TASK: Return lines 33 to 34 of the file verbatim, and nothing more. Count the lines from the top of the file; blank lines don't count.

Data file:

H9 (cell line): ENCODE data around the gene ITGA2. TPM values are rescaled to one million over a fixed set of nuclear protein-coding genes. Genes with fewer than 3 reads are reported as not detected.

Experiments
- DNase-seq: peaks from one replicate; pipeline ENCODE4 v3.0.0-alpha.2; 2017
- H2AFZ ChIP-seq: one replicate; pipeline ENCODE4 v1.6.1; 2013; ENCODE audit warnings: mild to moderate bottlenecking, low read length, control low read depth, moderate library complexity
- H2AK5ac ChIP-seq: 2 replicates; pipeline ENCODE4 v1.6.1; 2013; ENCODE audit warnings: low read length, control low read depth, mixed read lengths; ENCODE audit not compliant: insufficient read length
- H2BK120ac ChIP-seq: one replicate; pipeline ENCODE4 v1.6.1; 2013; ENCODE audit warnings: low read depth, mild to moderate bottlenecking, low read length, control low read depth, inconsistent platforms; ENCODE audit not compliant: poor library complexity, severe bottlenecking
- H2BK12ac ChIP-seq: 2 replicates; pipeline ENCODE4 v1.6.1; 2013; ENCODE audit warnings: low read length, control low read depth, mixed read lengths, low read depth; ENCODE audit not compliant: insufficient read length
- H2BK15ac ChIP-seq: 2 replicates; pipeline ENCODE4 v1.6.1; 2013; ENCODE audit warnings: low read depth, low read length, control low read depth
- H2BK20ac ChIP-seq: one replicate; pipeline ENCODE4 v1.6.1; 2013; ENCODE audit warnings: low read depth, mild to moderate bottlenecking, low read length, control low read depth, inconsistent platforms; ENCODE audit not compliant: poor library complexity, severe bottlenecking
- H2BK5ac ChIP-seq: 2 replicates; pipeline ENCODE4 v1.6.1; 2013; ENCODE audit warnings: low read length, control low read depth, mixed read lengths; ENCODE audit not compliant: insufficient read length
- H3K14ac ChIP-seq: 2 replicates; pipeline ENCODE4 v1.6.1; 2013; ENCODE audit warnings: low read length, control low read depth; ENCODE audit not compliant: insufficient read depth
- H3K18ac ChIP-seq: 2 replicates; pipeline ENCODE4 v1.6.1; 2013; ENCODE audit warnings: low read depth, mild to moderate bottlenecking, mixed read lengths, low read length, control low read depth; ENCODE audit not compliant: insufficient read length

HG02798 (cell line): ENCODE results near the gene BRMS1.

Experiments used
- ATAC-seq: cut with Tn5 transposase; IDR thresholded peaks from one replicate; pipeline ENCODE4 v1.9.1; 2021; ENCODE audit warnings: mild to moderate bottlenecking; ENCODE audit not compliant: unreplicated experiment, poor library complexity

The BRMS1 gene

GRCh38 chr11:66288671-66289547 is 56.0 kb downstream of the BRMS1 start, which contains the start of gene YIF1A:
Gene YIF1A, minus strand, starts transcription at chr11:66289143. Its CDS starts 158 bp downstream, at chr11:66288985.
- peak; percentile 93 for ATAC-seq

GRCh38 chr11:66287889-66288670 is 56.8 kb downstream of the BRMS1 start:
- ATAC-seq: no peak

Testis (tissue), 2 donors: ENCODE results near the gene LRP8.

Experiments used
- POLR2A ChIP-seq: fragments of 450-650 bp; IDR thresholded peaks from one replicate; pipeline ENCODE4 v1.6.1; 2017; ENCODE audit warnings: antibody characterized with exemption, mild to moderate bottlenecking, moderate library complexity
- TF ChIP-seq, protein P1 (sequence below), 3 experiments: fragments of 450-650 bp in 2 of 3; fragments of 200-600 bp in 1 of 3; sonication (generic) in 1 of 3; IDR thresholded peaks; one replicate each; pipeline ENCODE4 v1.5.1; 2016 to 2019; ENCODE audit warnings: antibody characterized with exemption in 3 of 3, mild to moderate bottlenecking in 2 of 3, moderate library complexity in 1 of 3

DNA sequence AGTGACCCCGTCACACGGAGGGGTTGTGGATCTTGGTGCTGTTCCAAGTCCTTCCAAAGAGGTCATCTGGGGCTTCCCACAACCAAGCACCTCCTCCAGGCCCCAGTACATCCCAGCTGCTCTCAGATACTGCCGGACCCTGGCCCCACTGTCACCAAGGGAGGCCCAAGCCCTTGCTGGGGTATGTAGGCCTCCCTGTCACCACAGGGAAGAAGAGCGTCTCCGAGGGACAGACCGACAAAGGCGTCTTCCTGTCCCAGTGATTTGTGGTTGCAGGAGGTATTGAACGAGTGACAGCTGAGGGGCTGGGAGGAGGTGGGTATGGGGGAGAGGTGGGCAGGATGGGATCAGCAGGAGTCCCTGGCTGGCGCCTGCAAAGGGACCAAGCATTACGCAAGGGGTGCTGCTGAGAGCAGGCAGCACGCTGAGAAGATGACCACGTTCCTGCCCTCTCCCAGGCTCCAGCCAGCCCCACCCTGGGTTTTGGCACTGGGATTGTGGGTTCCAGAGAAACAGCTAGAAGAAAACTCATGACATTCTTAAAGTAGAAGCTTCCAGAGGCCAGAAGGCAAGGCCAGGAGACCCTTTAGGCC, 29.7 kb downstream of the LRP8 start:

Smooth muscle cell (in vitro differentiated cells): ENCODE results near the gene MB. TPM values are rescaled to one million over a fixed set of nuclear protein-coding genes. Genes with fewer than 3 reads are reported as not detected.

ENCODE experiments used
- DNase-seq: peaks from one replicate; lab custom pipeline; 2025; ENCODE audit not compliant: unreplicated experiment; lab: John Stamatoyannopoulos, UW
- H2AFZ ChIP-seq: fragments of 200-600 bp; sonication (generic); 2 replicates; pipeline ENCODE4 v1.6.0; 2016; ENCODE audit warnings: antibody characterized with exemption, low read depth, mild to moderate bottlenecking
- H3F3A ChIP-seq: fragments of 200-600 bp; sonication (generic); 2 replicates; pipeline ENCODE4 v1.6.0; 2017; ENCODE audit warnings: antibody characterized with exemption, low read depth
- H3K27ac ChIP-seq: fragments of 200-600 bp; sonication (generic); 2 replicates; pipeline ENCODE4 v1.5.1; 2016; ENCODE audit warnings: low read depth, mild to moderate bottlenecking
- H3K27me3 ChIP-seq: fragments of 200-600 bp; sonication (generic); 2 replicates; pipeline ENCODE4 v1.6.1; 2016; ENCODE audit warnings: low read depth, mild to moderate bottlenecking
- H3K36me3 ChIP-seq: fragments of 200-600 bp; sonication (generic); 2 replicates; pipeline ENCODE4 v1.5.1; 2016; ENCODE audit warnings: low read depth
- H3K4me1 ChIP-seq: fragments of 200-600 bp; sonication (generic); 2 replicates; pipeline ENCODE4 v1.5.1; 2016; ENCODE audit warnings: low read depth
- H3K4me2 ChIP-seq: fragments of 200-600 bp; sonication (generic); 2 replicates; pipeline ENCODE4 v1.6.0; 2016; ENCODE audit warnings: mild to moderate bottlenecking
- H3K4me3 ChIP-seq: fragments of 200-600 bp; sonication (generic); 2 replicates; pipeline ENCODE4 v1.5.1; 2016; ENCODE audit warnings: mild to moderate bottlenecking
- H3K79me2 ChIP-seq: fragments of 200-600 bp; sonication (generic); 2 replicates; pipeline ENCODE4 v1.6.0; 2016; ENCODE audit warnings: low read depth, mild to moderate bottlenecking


- H3K27me3 ChIP-seq: fragments of 200-600 bp; sonication (generic); 2 replicates; pipeline ENCODE4 v1.6.1; 2016; ENCODE audit warnings: low read depth, mild to moderate bottlenecking
- H3K36me3 ChIP-seq: fragments of 200-600 bp; sonication (generic); 2 replicates; pipeline ENCODE4 v1.5.1; 2016; ENCODE audit warnings: low read depth